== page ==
Magiati, Iliana and Dockrell, Julie and Logotheti, Anastasia-Eleni (2002) Young children's understanding of disabilities: the influence of development, context and cognition. Applied Developmental Psychology, 23. pp. 409-430. ISSN 0193-3973
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Throughout Europe, educational support for children with disabilities has moved towards a model of inclusive education. Such policy changes mean that for all children there will be an increased likelihood of working with and encountering children with differing disabilities and difficulties. Previous research had indicated that children had poorly differentiated views of developmental differences. The present study investigated children?s representations of different disabilities. Seventy-nine 8-9 and 10-11 year old Greek children from an urban school and a rural school completed an attitudes toward school inclusion rating scale and a semi-structured interview. Responses to the attitude scale provided generally positive views of educational inclusion. However, children were less positive about activities that might directly reflect upon themselves. Children?s responses in the interviews indicated that they were developing rich representations of differences and diversities. Children had the greatest understanding of sensory and physical disabilities, followed by learning disabilities. There was limited knowledge of dyslexia and hyperactivity and no child was familiar with the term autism. Both groups of children identified a range of developmental difficulties, with older children being more aware of specific learning disabilities, their origin and impact. Results are discussed in terms of children?s developing knowledge systems and the implications for educational practices.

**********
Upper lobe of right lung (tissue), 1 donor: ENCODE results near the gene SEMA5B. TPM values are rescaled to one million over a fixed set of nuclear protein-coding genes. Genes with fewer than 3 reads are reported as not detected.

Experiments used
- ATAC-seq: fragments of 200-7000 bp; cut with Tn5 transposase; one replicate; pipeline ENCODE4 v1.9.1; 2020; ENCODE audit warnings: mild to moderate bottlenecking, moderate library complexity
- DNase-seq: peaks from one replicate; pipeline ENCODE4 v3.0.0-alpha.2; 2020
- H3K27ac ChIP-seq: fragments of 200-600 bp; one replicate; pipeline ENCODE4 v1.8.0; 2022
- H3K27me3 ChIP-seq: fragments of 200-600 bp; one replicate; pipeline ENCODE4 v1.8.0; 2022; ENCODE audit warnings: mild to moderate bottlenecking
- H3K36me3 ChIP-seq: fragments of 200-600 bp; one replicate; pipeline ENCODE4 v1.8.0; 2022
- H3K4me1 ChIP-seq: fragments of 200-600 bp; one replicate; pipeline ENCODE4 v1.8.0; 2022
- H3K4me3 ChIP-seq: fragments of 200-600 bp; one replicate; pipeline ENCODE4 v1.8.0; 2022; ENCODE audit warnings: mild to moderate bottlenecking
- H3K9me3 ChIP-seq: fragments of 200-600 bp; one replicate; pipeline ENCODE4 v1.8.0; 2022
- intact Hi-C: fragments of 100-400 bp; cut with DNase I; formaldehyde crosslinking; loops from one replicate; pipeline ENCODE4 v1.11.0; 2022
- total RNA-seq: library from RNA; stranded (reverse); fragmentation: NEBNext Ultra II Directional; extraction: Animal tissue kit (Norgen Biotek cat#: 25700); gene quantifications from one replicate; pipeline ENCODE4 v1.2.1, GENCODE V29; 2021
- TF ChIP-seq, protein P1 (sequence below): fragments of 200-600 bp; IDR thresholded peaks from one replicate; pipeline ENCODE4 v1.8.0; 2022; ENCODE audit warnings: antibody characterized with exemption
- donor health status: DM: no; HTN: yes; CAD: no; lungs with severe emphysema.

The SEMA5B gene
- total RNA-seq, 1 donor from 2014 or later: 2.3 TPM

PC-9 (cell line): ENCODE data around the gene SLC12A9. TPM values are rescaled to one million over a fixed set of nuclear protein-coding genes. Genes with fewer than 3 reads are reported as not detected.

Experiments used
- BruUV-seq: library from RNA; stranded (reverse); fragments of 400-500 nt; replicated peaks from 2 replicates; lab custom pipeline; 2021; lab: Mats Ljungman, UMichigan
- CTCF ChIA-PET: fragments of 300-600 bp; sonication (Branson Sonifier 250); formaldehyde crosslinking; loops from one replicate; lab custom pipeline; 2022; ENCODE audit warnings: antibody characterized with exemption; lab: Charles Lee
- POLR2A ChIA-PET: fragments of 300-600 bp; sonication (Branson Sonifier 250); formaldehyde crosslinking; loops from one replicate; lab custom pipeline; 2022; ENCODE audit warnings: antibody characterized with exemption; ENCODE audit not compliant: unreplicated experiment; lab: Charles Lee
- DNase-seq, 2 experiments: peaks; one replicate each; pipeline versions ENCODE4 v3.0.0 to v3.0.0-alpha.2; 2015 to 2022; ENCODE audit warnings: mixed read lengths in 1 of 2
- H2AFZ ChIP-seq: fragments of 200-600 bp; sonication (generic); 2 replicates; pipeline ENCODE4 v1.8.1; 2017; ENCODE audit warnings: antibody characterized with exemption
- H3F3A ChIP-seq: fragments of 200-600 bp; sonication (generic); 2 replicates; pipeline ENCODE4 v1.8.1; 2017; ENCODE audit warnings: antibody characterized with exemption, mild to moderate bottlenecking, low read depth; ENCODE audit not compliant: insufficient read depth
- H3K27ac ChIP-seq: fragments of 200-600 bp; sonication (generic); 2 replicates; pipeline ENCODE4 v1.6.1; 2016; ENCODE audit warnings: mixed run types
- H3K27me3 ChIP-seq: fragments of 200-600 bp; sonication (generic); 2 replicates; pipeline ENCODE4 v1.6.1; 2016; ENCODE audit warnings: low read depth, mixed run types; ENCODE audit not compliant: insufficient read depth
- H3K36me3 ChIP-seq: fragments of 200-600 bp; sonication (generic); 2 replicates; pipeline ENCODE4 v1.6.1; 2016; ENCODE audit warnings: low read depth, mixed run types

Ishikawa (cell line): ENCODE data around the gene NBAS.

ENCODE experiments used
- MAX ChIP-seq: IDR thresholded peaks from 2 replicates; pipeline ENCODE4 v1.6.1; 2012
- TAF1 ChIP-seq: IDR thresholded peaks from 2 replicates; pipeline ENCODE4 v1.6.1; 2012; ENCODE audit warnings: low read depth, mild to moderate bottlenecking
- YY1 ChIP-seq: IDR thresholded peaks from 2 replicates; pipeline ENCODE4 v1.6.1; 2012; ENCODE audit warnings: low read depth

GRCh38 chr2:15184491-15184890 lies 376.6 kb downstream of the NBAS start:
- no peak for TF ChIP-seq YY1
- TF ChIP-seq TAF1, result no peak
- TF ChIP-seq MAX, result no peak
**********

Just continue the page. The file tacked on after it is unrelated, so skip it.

|Divisions:||IOE Departments > Departments > Psychology and Human Development|
|Depositing User:||IOE Repository Editor (1)|
|Date Deposited:||05 Jan 2010 11:58|
|Last Modified:||29 Jan 2015 07:44|